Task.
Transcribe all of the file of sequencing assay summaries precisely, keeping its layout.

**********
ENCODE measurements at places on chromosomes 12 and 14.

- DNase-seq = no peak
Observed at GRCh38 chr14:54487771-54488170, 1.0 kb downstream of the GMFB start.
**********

ENCODE measurements at places on chromosomes 12 and 14.

- DNase-seq = no peak
Observed at GRCh38 chr14:54487771-54488170, 1.0 kb downstream of the GMFB start.